88     \& must start line if text begins with an uparrow
89     ^T Transpose characters
90     ^V Insert next character, even if it is an edit command
91     ^W Wipe to the mark
92     ^X^X Exchange current location and mark
93     ^Y Yank back last killed text
94     ^[ Start an escape sequence (escape key)
95     ^]c Move forward to next character ``c''
96     ^? Delete character before cursor (delete key) [n]
97     .fi
98     .RE
99     .PP
100     The following escape sequences are provided.
101     .RS
102     .nf
103     .ta \w'ESC DEL 'u
104     ESC\ ^H Delete previous word (backspace key) [n]
105     ESC\ DEL Delete previous word (delete key) [n]
106     ESC\ SP Set the mark (space key); see ^X^X and ^Y above
107     ESC\ \. Get the last (or [n]'th) word from previous line
108     ESC\ \? Show possible completions; see below
109     ESC\ < Move to start of history
110     ESC\ > Move to end of history
111     ESC\ b Move backward a word [n]
112     ESC\ d Delete word under cursor [n]
113     ESC\ f Move forward a word [n]
114     ESC\ l Make word lowercase [n]
115     ESC\ m Toggle if 8bit chars display normally or with ``M\-'' prefix
116     ESC\ u Make word uppercase [n]
117     ESC\ y Yank back last killed text
118     ESC\ v Show library version
119     ESC\ w Make area up to mark yankable
120     ESC\ nn Set repeat count to the number nn
121     ESC\ C Read from environment variable ``_C_'', where C is
122     \& an uppercase letter
123     .fi
124     .RE
125     .PP
126     The
127     .I editline
128     library has a small macro facility.
129     If you type the escape key followed by an uppercase letter,
130     .IR C ,
131     then the contents of the environment variable
132     .I _C_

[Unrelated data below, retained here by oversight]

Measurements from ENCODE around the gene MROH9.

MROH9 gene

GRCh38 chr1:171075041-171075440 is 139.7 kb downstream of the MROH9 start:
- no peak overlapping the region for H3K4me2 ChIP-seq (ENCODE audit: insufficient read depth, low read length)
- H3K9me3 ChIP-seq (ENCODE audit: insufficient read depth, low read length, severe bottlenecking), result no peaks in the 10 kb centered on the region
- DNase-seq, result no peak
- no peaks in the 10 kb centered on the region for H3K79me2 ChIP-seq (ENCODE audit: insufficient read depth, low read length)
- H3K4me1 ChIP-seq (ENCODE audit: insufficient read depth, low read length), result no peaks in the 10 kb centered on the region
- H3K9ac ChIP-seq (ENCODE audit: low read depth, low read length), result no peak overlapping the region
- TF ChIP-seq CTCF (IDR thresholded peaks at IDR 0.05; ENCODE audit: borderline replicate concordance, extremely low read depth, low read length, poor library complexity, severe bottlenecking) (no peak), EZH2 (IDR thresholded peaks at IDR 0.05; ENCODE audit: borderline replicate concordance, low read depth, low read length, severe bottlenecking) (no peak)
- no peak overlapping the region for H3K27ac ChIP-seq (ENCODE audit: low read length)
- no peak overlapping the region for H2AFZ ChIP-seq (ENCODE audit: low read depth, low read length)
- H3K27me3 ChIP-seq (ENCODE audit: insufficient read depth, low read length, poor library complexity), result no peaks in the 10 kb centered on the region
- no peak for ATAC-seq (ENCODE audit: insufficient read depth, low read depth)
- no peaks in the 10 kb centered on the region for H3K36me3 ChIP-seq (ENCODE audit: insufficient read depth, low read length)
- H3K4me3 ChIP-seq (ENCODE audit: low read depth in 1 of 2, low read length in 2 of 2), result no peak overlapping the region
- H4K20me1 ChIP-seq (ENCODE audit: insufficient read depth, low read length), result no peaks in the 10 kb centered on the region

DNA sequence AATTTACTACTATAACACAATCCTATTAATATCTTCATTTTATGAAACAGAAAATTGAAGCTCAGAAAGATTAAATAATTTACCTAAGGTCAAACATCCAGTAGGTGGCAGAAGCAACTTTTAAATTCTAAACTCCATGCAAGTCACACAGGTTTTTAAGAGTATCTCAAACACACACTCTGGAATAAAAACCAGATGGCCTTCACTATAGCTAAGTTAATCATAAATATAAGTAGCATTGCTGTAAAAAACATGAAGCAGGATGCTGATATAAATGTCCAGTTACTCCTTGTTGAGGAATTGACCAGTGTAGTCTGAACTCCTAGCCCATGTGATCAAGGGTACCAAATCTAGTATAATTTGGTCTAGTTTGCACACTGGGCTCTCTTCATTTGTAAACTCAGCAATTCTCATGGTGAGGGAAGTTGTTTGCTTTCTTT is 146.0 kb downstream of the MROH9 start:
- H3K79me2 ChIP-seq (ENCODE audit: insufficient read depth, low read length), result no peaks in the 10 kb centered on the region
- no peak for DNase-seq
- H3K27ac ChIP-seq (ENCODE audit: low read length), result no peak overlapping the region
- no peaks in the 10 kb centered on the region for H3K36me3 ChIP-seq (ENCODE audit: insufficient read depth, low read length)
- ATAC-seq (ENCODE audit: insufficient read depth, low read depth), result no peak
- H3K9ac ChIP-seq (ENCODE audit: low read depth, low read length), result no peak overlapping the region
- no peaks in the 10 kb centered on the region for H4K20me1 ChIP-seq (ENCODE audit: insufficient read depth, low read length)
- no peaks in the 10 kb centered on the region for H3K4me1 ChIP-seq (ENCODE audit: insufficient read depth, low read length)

133     are read in as if you had typed them at the keyboard.
134     For example, if the variable
135     .I _L_
136     contains the following:
137     .RS
138     ^A^Kecho '^V^[[H^V^[[2J'^M
139     .RE
140     Then typing ``ESC L'' will move to the beginning of the line, kill the
141     entire line, enter the echo command needed to clear the terminal (if your
142     terminal is like a VT-100), and send the line back to the shell.
143     .PP
144     The
145     .I editline
146     library also does filename completion.
147     Suppose the root directory has the following files in it:
148     .RS
149     .nf
150     .ta \w'core 'u
151     bin vmunix
152     core vmunix.old
153     .fi
154     .RE
155     If you type ``rm\ /v'' and then the tab key.
156     .I Editline
157     will then finish off as much of the name as possible by adding ``munix''.
158     Because the name is not unique, it will then beep.
159     If you type the escape key and a question mark, it will display the
160     two choices.
161     If you then type a period and a tab, the library will finish off the filename
162     for you:
163     .RS
164     .nf
165     .RI "rm /v[TAB]" munix .TAB old
166     .fi
167     .RE
168     The tab key is shown by ``[TAB]'' and the automatically-entered text
169     is shown in italics.
171     Cannot handle lines more than 80 columns.
172     .SH AUTHORS
173     Simmule R. Turner <uunet.uu.net!capitol!sysgo!simmy>
174     and Rich $alz <rsalz@osf.org>.
175     Original manual page by DaviD W. Sanderson <dws@ssec.wisc.edu>.